Is Social Media to Blame for Hawaiian Trail Rescues?
David Jenkins, Captain in the Honolulu Fire Department recently was interviewed by KHON2 News and had a theory as to why there are so many mountain trail rescues. The theory goes like this: “People go on hikes, see these beautiful views, takes pictures, and post them,” says Jenkins. “Other people see them and, of course, they want to visit our islands and experience adventure. But sometimes they go and put themselves in jeopardy trying to recreate what they see on the Internet.”
Sharing your Hawaiian trail experiences with your friends on Social Media sites is fun to do. Showing them where you went on your vacation and how awesome locations like the Kalalau Trail are seems harmless enough. But can sharing these photos attract visitors that are not qualified or experienced enough to get to the locations they see in the photos?
As I’ve watched social media posts and conversations about exotic Hawaiian locations over the past many years, I’ve noticed there seems to be a lot of miss-communication out there. For example, if one inquiring would-be hiker asked “Is the Kalalau Trail hard to hike?”. They would get a variety of answers from other people ranging from “It’s a piece of cake, you’ll make it fine” to “It’s the hardest hike I’ve ever done, I had to turn back after hiking a few miles.” Everybody is on a different level. Telling someone you don’t know that a trail is “easy” or even a trail is “hard” can be misleading and lead to someone getting hurt or needing to be rescued.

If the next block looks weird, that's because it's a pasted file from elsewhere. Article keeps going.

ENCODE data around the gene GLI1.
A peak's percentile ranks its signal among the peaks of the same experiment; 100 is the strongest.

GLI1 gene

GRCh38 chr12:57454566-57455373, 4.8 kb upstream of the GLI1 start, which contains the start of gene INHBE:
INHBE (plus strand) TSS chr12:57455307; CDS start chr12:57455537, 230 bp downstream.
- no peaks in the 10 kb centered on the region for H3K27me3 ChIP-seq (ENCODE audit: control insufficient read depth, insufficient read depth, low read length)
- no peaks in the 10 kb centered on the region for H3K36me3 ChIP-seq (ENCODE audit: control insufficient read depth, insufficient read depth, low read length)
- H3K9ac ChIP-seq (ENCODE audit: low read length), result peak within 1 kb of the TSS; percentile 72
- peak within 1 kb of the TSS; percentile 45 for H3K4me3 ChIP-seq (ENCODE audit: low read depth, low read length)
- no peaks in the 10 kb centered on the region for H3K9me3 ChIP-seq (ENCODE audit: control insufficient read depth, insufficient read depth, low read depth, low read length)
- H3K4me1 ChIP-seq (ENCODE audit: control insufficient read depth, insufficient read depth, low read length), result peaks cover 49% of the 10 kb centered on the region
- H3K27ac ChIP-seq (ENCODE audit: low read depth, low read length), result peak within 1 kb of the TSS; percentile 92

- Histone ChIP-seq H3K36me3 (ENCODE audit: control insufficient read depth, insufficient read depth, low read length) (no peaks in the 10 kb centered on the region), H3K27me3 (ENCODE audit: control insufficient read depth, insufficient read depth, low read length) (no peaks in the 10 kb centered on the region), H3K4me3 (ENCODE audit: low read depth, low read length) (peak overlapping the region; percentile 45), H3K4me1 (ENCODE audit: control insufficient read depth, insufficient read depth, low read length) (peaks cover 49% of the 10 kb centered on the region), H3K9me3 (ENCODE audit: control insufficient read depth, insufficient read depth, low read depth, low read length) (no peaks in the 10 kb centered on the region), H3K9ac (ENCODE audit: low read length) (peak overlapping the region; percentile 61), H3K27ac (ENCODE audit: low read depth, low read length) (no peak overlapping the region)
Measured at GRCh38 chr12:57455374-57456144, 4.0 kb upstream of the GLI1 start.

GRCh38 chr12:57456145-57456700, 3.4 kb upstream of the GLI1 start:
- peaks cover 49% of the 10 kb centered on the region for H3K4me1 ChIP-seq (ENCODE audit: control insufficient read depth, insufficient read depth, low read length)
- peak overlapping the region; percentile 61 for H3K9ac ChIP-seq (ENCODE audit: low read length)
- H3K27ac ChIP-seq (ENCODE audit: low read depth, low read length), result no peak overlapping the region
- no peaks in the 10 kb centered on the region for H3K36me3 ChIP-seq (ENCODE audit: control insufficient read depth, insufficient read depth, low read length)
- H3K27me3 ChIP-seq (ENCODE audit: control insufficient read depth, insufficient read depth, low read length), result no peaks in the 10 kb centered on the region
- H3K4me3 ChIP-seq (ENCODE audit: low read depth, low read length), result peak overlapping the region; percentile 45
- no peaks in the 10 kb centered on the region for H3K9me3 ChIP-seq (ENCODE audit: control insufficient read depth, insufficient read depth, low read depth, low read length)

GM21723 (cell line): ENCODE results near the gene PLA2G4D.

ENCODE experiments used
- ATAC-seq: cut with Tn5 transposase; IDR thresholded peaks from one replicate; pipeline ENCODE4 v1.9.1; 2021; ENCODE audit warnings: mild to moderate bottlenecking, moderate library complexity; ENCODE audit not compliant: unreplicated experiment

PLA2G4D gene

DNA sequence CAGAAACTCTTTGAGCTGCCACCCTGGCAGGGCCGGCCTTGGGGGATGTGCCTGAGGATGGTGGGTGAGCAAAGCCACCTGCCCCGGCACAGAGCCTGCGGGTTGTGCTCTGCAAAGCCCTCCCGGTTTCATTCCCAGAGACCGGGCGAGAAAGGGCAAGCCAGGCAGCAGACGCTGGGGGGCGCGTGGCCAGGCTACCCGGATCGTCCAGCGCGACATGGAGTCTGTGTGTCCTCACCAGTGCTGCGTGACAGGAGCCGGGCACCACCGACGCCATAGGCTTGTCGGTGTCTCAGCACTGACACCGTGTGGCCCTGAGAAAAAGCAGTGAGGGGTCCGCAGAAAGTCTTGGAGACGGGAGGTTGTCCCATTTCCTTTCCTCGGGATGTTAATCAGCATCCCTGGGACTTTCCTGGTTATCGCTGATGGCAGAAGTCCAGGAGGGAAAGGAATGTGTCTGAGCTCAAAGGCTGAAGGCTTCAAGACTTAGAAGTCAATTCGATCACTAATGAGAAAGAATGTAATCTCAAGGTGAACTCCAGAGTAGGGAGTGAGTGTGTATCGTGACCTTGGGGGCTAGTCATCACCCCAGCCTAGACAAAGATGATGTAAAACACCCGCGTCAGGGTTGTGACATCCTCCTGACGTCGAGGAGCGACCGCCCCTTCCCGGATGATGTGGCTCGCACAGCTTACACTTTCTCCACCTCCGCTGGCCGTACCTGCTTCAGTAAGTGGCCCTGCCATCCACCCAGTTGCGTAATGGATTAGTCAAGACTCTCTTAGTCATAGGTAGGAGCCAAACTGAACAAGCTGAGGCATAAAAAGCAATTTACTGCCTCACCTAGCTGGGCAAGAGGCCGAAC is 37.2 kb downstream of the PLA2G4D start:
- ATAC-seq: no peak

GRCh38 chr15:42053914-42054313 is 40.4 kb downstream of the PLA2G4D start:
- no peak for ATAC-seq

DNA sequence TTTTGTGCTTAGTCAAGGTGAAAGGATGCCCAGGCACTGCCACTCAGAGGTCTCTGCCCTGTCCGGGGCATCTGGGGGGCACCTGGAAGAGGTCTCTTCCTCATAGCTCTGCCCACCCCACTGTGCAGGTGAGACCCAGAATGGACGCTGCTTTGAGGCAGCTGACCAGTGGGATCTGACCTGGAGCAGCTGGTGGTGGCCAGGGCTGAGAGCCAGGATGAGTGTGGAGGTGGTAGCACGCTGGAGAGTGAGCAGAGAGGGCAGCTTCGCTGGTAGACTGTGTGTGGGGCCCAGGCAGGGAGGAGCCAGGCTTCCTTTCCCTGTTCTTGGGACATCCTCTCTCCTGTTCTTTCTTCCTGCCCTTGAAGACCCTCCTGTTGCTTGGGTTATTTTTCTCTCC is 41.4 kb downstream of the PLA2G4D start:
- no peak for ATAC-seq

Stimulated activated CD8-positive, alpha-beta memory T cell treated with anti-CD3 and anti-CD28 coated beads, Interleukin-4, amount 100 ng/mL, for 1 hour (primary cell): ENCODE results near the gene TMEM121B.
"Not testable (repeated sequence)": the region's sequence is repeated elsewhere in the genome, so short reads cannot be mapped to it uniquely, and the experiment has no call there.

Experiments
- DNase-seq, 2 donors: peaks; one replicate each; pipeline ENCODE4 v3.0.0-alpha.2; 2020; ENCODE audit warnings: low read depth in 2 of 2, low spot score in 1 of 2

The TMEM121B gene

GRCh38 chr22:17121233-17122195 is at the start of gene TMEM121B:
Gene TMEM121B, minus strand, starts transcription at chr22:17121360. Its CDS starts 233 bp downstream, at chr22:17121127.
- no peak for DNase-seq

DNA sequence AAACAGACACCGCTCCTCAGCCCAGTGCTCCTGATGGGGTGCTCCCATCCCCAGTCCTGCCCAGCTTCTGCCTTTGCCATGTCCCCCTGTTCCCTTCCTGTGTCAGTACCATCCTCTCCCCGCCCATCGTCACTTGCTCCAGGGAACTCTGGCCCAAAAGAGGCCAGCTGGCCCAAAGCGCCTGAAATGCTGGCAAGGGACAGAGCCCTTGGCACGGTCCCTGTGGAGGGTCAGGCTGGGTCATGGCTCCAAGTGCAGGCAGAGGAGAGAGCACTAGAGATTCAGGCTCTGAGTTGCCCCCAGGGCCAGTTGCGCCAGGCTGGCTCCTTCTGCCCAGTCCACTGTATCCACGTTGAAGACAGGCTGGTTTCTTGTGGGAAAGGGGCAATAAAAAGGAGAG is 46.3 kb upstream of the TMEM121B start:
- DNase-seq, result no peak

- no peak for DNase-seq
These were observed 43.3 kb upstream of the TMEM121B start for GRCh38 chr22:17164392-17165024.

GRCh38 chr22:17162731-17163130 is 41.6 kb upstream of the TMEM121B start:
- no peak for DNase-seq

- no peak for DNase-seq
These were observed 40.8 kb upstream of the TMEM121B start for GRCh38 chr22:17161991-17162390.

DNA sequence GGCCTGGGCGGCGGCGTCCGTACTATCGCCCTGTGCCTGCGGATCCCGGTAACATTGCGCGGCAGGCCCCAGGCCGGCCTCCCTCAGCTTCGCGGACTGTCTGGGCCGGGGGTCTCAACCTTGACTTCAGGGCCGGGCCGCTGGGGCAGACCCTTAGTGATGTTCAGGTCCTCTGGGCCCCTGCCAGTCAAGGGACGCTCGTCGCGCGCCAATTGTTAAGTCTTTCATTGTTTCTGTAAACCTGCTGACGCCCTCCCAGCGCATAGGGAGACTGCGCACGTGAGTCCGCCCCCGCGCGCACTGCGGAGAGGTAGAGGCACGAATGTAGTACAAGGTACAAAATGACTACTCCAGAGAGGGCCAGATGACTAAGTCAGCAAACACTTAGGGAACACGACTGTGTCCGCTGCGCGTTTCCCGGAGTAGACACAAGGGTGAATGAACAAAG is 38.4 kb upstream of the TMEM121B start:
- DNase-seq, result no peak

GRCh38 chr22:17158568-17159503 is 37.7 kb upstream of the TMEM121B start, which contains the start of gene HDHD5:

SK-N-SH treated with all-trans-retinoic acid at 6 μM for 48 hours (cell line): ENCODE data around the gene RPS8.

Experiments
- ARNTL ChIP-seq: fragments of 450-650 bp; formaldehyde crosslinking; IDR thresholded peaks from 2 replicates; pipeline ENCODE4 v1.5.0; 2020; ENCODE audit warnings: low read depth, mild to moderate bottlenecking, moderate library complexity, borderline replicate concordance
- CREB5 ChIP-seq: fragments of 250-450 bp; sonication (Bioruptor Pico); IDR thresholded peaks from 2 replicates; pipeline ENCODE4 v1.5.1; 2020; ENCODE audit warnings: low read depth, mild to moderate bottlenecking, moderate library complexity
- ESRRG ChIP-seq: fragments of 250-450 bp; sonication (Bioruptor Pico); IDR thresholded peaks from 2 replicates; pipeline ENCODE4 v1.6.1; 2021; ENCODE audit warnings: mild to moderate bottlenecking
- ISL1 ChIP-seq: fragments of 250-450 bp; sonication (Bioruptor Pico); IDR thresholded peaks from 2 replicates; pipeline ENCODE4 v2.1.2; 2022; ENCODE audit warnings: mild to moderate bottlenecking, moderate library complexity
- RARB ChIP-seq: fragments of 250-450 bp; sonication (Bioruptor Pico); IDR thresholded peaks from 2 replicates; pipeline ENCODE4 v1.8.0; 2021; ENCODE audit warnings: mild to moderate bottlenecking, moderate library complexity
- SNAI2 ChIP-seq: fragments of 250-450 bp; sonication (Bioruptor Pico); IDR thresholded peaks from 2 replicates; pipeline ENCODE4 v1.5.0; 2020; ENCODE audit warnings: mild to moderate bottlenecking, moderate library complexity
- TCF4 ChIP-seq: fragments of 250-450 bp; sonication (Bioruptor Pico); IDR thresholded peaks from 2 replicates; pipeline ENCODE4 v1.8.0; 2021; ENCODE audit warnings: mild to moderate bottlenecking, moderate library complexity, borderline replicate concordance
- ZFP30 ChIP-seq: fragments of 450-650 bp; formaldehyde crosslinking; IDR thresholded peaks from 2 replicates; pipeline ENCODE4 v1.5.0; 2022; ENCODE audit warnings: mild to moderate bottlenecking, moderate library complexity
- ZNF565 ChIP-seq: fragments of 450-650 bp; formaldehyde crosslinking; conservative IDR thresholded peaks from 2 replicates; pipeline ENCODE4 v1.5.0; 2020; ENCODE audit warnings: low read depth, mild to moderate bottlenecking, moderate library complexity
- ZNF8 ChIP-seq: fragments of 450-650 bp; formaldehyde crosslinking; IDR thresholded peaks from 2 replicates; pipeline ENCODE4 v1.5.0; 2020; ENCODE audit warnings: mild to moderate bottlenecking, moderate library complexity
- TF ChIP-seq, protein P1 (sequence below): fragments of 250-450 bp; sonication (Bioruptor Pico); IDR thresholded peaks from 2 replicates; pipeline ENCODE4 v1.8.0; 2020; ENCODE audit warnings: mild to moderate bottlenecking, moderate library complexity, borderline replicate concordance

Social Media can also bring more people who don’t necessarily respect the trail when it comes to following the rules. Many experienced hikers have learned to show respect by packing out their trash, leaving no trace and living within the rules set up by the Parks. Social Media can help to bring in traffic that could leave a wake of destruction in their path. The video that surfaced back in 2013 showing the destruction of boulders in Goblin Valley, Utah is a good example of this.
Don’t get me wrong. I love seeing all the awesome videos, pictures and stories from the Kalalau Trail and other awesome sites around Hawaii and other parts of the world. I do think that we need to be responsible in our sharing to let others know that some locations may be difficult to visit and proper fitness, research, preparation and equipment are a must before they attempt them. Also having proper respect for the location is a must.
There are many trails in Hawaii that range in difficulty level and are still very beautiful as demonstrated below. If you are considering a visit, make sure you do your research and find the trail that is perfect for you. The Kalalau Trail can be a difficult hike. It is not only 22 miles round trip but there are many ups and downs and the trail can be very steep and narrow at times.[/vc_column_text][/vc_column][/vc_row][vc_row][vc_column][vc_column_text]The Pipiwai Trail on Maui
Muliwai Trail on the Big Island